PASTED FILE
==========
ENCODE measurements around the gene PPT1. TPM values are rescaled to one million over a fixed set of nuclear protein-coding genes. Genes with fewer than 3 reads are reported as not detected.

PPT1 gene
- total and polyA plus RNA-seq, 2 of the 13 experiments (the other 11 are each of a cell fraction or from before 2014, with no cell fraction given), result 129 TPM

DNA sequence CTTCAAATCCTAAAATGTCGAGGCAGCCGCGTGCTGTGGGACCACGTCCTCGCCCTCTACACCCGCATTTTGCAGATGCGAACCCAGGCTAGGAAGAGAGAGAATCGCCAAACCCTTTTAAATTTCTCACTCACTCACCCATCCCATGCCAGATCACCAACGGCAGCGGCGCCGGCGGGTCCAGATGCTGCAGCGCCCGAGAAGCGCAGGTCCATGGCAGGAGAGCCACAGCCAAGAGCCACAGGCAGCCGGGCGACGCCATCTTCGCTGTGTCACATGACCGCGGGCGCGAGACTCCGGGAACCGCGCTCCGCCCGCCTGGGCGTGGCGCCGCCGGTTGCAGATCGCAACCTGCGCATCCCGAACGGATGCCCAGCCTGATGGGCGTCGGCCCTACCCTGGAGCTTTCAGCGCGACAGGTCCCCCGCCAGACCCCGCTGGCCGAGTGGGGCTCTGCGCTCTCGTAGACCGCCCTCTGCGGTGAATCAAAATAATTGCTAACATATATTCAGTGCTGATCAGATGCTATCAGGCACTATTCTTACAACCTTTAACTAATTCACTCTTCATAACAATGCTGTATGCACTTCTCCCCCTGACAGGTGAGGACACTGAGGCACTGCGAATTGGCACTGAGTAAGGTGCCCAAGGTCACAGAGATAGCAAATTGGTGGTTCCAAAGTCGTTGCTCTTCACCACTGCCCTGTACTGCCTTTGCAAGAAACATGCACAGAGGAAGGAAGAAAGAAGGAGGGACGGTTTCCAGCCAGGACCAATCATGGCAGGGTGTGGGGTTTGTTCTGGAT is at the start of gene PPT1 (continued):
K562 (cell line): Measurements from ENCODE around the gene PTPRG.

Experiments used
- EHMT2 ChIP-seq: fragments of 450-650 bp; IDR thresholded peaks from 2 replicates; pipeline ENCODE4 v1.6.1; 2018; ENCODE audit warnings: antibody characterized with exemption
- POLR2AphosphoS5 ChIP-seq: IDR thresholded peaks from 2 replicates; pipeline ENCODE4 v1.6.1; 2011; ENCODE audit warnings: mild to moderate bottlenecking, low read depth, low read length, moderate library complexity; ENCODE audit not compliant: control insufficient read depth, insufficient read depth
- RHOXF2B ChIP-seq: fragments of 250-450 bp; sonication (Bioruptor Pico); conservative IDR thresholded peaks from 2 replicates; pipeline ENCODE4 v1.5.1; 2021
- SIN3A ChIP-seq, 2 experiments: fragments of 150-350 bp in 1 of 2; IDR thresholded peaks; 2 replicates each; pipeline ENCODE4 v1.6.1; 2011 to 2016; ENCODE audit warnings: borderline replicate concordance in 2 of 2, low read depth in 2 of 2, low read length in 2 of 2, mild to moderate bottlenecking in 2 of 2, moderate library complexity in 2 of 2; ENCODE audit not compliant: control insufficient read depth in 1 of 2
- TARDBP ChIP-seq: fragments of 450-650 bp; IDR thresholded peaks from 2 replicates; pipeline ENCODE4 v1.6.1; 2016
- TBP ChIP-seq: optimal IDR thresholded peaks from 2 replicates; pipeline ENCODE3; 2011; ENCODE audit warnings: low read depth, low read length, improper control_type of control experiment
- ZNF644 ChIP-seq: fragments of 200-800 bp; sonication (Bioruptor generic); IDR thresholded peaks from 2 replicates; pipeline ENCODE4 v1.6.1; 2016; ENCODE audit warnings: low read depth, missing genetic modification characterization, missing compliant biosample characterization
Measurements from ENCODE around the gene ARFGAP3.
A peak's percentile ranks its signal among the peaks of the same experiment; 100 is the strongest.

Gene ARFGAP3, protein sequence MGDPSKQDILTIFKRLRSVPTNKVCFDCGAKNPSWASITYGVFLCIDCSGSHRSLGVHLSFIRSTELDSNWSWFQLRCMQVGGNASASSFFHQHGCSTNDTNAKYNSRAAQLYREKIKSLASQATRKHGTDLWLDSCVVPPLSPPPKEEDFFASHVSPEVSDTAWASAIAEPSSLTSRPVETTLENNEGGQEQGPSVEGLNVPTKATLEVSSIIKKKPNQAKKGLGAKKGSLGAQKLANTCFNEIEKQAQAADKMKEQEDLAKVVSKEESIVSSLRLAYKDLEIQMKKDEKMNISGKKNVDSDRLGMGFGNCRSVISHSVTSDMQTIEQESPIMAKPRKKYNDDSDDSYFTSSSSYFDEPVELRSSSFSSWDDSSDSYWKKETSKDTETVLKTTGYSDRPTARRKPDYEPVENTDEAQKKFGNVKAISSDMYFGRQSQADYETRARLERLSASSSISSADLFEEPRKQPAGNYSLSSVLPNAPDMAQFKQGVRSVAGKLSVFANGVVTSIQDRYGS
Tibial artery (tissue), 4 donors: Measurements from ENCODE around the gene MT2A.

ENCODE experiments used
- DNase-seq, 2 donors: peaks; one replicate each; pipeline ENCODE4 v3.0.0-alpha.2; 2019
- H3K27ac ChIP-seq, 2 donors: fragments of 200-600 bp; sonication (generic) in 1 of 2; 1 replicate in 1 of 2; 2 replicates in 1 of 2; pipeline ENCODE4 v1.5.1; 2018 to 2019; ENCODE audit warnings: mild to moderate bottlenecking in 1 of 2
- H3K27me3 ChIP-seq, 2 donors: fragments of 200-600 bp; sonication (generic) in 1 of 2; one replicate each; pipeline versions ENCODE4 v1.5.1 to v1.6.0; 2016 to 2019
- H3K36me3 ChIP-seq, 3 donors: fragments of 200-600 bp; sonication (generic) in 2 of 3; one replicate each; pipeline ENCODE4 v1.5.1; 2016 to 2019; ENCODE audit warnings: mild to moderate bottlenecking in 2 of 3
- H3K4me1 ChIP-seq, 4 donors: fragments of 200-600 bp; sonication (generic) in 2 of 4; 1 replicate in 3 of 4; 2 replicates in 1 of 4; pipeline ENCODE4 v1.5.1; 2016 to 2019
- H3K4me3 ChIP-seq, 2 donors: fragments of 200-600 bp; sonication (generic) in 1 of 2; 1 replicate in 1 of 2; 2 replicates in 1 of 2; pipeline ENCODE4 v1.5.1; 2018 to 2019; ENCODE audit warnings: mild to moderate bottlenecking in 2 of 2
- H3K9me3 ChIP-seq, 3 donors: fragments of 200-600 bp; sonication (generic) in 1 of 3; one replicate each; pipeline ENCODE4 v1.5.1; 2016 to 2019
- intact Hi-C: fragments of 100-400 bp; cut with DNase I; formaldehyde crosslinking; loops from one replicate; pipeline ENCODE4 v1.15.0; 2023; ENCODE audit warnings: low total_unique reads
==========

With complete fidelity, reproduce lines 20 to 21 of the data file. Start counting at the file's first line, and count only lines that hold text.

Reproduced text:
- H3K27ac ChIP-seq, 2 donors: fragments of 200-600 bp; sonication (generic) in 1 of 2; 1 replicate in 1 of 2; 2 replicates in 1 of 2; pipeline ENCODE4 v1.5.1; 2018 to 2019; ENCODE audit warnings: mild to moderate bottlenecking in 1 of 2
- H3K27me3 ChIP-seq, 2 donors: fragments of 200-600 bp; sonication (generic) in 1 of 2; one replicate each; pipeline versions ENCODE4 v1.5.1 to v1.6.0; 2016 to 2019